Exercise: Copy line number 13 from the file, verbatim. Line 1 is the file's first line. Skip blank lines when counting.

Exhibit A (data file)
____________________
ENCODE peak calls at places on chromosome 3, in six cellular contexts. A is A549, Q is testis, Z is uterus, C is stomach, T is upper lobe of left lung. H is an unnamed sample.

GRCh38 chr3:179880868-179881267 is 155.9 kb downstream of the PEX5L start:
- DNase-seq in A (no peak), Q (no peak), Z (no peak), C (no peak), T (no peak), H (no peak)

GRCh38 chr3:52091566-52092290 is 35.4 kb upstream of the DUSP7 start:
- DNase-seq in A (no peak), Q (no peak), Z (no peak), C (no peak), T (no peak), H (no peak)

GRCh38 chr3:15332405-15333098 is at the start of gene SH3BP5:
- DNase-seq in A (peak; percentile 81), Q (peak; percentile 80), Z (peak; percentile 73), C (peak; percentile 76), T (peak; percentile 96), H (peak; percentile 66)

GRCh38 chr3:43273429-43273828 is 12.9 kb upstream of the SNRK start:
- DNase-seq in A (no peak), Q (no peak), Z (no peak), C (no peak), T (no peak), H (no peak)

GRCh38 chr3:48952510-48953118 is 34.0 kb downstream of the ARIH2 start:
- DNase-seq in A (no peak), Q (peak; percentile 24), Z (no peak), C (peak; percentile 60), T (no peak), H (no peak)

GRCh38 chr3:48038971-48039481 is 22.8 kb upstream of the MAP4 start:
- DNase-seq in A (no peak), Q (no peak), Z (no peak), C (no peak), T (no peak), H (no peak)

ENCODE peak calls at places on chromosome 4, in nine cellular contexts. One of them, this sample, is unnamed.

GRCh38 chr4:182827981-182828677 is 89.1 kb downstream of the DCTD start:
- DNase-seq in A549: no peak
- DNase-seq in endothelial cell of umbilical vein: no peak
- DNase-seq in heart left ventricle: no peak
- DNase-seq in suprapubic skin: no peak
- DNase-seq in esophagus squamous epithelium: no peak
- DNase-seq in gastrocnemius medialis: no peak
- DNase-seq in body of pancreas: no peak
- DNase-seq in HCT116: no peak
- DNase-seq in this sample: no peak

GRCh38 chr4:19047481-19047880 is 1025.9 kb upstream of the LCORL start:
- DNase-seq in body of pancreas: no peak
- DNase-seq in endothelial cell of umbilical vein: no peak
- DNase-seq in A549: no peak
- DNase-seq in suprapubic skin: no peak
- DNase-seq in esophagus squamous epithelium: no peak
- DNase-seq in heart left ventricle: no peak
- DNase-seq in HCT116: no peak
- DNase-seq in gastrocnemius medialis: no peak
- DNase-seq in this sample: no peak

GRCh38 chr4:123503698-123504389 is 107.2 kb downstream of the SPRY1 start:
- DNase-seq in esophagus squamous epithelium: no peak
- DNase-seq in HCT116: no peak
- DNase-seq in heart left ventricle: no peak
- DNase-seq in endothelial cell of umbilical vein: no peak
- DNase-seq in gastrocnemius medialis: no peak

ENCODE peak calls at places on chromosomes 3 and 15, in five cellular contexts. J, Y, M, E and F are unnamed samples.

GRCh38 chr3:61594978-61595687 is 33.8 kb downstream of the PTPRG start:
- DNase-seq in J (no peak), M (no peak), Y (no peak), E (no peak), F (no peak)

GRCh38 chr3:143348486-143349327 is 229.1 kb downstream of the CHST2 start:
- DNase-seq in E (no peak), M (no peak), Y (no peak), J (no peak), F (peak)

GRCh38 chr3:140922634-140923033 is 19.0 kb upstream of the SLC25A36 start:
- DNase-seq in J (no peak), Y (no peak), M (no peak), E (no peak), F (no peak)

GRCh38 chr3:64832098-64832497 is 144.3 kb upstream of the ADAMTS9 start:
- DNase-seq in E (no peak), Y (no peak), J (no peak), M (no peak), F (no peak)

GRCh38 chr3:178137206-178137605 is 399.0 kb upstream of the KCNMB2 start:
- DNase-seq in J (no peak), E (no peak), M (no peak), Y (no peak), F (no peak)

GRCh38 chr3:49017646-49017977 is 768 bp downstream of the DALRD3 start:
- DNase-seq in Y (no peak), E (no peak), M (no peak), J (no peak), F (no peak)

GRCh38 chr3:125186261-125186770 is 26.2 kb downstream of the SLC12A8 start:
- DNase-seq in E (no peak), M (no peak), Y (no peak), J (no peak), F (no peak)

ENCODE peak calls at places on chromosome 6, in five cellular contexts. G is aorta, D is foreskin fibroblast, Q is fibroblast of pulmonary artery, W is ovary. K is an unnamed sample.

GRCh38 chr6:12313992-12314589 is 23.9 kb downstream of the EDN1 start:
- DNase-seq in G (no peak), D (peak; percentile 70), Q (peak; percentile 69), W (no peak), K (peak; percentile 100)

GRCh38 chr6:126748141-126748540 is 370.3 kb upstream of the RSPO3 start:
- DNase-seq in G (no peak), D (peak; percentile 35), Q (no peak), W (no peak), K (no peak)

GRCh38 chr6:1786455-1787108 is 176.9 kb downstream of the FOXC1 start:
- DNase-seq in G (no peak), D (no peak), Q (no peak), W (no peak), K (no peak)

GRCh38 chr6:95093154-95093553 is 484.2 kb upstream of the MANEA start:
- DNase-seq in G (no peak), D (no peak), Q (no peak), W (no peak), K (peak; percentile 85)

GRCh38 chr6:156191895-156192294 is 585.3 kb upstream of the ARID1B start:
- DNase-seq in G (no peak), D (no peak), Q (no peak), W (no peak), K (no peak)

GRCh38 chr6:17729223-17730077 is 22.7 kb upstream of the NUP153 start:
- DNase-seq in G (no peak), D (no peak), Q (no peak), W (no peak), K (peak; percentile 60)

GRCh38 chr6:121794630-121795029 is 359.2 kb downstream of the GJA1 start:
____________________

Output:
- DNase-seq in A (no peak), Q (no peak), Z (no peak), C (no peak), T (no peak), H (no peak)